After my treatment I had a session of Dermalux Light Therapy, which is a kind of semi-circular lightbox that is lowered over your face and emits a lovely, warm orange light. I think I had about 20 minutes of treatment but I’m pretty sure I actually nodded off as it’s so relaxing, plus I was a bit jet lagged! It’s apparently great for revitalising skin using ‘controlled levels of specific wavelengths of near-infrared, blue and red light, clinically proven to be beneficial in rejuvenating skin and resolving problem skin conditions’ (no, me neither – it felt lovely though).
Everyday SPF – summer and winter
After a final application of SPF I was ready to go. The SPF really is key – Callie recommends wearing a great quality SPF every single day. I wear Ultrasun Face Anti-ageing sun protection all year round and Callie was impressed with my choice. Ultrasun’s face formulas have high UVA & UVB filters, and have added Ectoin, a powerful anti ageing ingredient usually only found in very selected high end skincare like La Mer and Shiseido (in fact, it’s the only suncream cleared to add it – it’s a marine enzyme so its use is controlled to protect it). Not only is it a really powerful moisturiser, but the formula isn’t greasy, making it a great base for makeup too. I swear by it.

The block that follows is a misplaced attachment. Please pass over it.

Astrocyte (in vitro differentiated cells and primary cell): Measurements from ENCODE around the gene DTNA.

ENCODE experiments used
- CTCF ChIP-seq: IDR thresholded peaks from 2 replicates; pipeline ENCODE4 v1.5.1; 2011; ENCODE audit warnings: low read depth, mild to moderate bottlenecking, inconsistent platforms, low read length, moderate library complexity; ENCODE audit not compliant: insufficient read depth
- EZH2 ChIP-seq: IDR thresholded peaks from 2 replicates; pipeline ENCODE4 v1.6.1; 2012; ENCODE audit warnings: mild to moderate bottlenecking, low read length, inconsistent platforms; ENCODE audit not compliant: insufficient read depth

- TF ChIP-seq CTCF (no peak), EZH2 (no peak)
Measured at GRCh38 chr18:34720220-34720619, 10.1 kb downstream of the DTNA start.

An aesthetics consultation – is Botox for me?
Next, then, it was on to my aesthetics consultation with Dr Heidi Miller, who has been specialising in aesthetics for around 10 years (but says she still does about 20% GP work). What I loved about talking to Dr Miller (apart from the fact that we had such fun when she was drawing on my face) was that her view on facial treatments like Botox and fillers is realistic. She doesn’t think that it should all be about completely smoothing all the character from our faces, but more about freshening and softening, so that you look great, but people can’t work out why. Colour me interested. I also loved the fact that she really listened about my concerns – even (to me) silly ones like feeling that my neck isn’t as taut as it once was.